President Trump’s attack on his intelligence chiefs following their worldwide threat briefing to Congress last month wasn’t supposed to be a comedy skit. Intended or not, the performance ranks among the best Laurel and Hardy impersonations in years. As National Intelligence Director, Dan Coats, playing the guileless Laurel, briefed Capitol Hill, Trump, the mercurial Hardy, lambasted the spies as naïve, passive and seriously under-trained. The only thing missing was Hardy’s classic line: “Well, Coats, here’s another fine mess you’ve gotten me in.”
Even for White House reporters who cover Trump daily, explaining the antics of an uninformed president who disses his spy chiefs and their $80 billion-a-year intelligence community couldn’t have been easy. Broadcast and cable news reported the play-by-play. But neither put Trump’s tantrum into the context it deserves. Trump is pushing to politicize intelligence. He’s damaging not only the agencies, but the democratic process that oversees them as well. For those who dismiss Trump’s impact on the institutions of government, the media’s obsessive “breaking news” coverage helps their argument a good deal. Trump’s non-stop acting-out makes each episode a one-day story, almost always trivializing his behavior. Add the current conventional wisdom that the new Democratic House majority will check his excesses and the consensus strengthens the assertion that, whatever his damage, it, too, will pass.
But such reassurances miss a crucial fact. Not all government institutions are equally well-grounded and resistant when presidents try to misuse them to advance their political cause. Intelligence is the case in point. Public opinion about its role, including the agencies’ legitimacy in an open, democratic society, remains decidedly mixed. In a challenging world, it’s a vulnerability that threatens their effectiveness and, by design or not, Trump is making it worse. That Trump wants to intimidate intelligence and bring it to heel is obvious. His denigration of its professionals goes well beyond knee-jerk attacks. Prominent among plotters in his right-wing supporters’ “Deep State” conspiracies are intelligence agencies working to foil and even unseat him. Trump’s acapella renditions of their memes and misinformation, citing their cabals and disloyal officials, have been part of his repertoire since his presidential campaign. With White House propagandists now saying Coats must go, it’s dangerous ground for U.S. intelligence and for the country.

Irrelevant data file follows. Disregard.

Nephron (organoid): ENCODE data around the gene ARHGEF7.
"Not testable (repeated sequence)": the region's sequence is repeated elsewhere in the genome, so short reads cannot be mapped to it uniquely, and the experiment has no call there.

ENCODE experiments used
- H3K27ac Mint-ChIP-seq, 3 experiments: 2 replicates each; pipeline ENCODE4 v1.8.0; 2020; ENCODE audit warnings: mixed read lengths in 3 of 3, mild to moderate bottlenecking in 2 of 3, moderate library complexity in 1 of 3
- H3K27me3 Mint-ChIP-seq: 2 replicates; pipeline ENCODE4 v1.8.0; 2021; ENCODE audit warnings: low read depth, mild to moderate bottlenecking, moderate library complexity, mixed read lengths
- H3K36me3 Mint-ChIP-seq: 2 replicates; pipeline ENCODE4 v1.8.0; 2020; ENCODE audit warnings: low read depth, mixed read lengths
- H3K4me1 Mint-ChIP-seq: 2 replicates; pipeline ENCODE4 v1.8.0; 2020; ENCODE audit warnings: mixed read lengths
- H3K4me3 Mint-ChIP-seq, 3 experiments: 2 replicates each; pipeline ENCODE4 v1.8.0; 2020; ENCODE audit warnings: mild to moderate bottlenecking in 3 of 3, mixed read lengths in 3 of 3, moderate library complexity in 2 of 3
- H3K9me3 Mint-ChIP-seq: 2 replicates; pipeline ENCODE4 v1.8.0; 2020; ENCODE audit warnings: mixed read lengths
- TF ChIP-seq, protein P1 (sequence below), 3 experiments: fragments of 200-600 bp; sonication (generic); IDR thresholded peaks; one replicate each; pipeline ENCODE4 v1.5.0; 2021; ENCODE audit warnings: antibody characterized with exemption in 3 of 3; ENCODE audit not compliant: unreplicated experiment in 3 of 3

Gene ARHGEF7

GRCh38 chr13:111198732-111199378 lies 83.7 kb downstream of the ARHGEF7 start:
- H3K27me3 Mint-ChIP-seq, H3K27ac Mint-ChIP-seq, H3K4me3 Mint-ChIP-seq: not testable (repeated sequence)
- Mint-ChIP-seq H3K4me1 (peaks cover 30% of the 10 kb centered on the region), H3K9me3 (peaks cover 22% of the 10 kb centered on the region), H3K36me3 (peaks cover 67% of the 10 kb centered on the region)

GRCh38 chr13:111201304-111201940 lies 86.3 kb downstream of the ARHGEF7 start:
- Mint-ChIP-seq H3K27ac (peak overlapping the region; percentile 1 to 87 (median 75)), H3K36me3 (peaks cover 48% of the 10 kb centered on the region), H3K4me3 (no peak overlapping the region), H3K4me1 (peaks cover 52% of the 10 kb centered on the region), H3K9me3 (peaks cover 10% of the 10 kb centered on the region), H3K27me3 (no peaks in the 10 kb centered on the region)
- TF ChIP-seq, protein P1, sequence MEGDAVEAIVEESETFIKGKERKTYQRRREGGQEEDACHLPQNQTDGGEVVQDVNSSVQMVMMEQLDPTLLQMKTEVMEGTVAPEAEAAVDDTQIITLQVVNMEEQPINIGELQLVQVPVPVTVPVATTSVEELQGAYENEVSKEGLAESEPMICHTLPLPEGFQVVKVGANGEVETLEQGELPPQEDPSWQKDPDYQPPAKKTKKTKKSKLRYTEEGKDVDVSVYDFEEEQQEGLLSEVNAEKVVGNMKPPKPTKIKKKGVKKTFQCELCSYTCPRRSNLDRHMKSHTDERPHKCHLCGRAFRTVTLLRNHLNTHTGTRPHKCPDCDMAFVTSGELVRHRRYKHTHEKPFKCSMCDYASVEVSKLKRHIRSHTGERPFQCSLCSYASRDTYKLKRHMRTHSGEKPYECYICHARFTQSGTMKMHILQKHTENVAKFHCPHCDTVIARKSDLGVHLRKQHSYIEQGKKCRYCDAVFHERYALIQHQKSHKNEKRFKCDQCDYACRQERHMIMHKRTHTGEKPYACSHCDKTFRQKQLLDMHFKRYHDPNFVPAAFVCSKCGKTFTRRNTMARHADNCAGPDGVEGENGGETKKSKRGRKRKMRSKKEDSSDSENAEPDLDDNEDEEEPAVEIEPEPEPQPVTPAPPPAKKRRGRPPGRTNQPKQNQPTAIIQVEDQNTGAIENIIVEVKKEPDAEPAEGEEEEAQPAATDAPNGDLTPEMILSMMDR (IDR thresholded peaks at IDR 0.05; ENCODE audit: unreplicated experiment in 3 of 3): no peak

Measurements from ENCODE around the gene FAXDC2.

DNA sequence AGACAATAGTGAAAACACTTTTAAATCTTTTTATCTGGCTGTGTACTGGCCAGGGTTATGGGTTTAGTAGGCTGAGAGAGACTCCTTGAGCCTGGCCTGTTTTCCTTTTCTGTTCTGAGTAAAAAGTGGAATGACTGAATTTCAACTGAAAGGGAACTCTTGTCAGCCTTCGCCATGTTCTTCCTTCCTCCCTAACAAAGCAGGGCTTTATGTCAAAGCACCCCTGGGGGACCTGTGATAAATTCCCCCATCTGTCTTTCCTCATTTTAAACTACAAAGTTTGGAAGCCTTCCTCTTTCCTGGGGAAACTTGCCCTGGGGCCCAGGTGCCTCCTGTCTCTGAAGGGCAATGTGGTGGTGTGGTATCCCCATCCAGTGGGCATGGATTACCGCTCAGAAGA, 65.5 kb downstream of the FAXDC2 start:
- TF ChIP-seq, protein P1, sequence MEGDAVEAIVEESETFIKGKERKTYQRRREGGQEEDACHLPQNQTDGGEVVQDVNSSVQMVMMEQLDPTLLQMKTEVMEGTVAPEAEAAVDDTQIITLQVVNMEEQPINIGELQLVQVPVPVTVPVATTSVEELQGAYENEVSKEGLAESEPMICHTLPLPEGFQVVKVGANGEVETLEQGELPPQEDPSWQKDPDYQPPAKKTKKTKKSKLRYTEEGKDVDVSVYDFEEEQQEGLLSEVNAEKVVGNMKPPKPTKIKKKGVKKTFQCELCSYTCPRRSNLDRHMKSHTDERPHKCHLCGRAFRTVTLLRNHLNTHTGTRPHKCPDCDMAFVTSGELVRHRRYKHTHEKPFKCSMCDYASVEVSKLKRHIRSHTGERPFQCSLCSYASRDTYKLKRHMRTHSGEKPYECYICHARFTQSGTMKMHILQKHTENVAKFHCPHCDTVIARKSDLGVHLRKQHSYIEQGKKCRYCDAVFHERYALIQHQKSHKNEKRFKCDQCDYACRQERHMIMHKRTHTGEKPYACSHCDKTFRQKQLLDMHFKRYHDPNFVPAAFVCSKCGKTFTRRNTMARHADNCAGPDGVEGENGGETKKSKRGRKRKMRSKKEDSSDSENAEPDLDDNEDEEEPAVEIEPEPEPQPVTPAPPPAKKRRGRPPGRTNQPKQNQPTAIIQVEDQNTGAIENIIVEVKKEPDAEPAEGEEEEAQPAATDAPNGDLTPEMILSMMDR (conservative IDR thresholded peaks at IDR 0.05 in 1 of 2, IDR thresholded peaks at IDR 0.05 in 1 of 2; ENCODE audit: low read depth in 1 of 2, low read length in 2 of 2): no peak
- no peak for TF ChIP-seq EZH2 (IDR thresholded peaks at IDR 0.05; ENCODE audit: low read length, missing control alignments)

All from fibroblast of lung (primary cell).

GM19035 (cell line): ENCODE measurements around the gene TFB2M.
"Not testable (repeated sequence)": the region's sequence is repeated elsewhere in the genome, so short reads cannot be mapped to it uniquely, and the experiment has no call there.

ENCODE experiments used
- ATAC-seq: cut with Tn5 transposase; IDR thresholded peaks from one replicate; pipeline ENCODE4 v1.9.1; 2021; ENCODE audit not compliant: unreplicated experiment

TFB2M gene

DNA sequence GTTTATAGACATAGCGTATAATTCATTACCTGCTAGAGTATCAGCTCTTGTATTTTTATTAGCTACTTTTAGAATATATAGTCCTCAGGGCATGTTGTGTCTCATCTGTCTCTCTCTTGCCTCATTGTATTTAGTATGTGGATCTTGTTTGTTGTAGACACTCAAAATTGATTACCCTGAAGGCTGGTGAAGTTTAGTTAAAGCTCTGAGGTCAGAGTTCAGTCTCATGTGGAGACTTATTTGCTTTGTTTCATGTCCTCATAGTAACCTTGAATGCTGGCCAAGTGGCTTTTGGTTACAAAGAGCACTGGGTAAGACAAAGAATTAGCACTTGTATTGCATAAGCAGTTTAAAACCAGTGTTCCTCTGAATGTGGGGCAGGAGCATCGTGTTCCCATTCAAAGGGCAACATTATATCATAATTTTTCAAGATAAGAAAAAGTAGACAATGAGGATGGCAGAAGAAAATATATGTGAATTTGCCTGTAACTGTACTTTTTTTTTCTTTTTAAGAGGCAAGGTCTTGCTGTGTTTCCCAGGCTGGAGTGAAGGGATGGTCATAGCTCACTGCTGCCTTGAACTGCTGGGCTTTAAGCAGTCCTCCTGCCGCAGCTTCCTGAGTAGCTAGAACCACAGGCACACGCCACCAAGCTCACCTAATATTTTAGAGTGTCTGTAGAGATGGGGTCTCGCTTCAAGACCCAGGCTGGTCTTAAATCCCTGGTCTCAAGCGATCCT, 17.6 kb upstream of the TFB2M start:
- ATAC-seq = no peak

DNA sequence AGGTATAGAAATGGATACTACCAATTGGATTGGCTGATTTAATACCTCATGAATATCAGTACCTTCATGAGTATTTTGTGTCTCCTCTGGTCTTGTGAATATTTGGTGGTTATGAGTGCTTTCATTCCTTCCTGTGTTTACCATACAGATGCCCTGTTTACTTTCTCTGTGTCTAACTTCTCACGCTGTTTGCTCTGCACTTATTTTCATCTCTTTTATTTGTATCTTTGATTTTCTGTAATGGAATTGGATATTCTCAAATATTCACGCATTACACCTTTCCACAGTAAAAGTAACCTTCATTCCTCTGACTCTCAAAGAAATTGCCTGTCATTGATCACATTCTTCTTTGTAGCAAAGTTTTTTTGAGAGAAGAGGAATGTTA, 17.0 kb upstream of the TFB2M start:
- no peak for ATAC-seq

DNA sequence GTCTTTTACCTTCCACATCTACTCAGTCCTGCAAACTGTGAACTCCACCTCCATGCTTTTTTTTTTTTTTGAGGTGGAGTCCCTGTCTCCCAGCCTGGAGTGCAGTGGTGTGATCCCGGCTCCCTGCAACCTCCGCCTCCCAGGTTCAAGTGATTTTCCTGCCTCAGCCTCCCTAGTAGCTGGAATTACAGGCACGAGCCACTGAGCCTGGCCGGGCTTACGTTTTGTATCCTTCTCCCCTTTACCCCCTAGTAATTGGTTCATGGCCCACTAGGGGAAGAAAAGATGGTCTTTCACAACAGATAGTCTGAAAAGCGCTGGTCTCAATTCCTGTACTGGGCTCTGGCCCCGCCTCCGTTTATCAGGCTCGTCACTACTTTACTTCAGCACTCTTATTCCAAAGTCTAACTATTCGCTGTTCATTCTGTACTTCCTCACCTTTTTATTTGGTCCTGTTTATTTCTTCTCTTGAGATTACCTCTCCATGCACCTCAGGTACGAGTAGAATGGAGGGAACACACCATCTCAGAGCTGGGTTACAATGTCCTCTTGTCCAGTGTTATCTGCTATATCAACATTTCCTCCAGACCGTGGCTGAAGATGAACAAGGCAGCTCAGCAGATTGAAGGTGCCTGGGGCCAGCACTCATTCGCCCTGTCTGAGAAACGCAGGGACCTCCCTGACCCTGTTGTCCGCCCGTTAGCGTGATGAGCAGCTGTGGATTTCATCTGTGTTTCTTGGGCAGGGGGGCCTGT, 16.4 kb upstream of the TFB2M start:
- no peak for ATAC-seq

The accusations, of course, are ludicrous, as are their sources among the alt-right news outlets and conservative commentators, such as the line-up on Fox News, who riff nightly on the fabrications. But when it comes to the damage done to intelligence, including its perceived integrity, with Trump repeating the fantasies, the tales have an impact that wouldn’t occur if they remained on the loony fringe of national debate.
As troubling, Trump’s attacks are corroding the democratic process itself. Holding secret organizations that must protect their sources and methods publicly accountable in a democracy is a challenge. The decade-long political tussle that produced congressional oversight makes the point. In criticizing the intelligence chiefs’ testimony, Trump is undermining the crucial give-and-take that helps ensure political support for intelligence agencies and their missions.
Take credibility. For analysts, as well as their bosses, the responsibility to brief Congress includes delivering independent assessments that their agencies are chartered to produce and stand behind. A president who ridicules their public briefings is not only politicizing that product, he’s also telling overseers on Capitol Hill, where confidence in the intelligence community is vital, that they're being had. Reporting that digs into the historical facts about intelligence and its role isn’t likely to change the minds of conspiracy theorists or a president who parrots their delusions, as well as makes up his own. Nonetheless, facts in the hands of journalists are still powerful tools, not least to educate audiences that badly need some history, as well as basic tutorials on government, including intelligence, today.
As Washington Post’s late publisher, Phil Graham, once said, journalism is the “first rough draft of history.” There’s no reason history can’t be part of the story in order to get it right.
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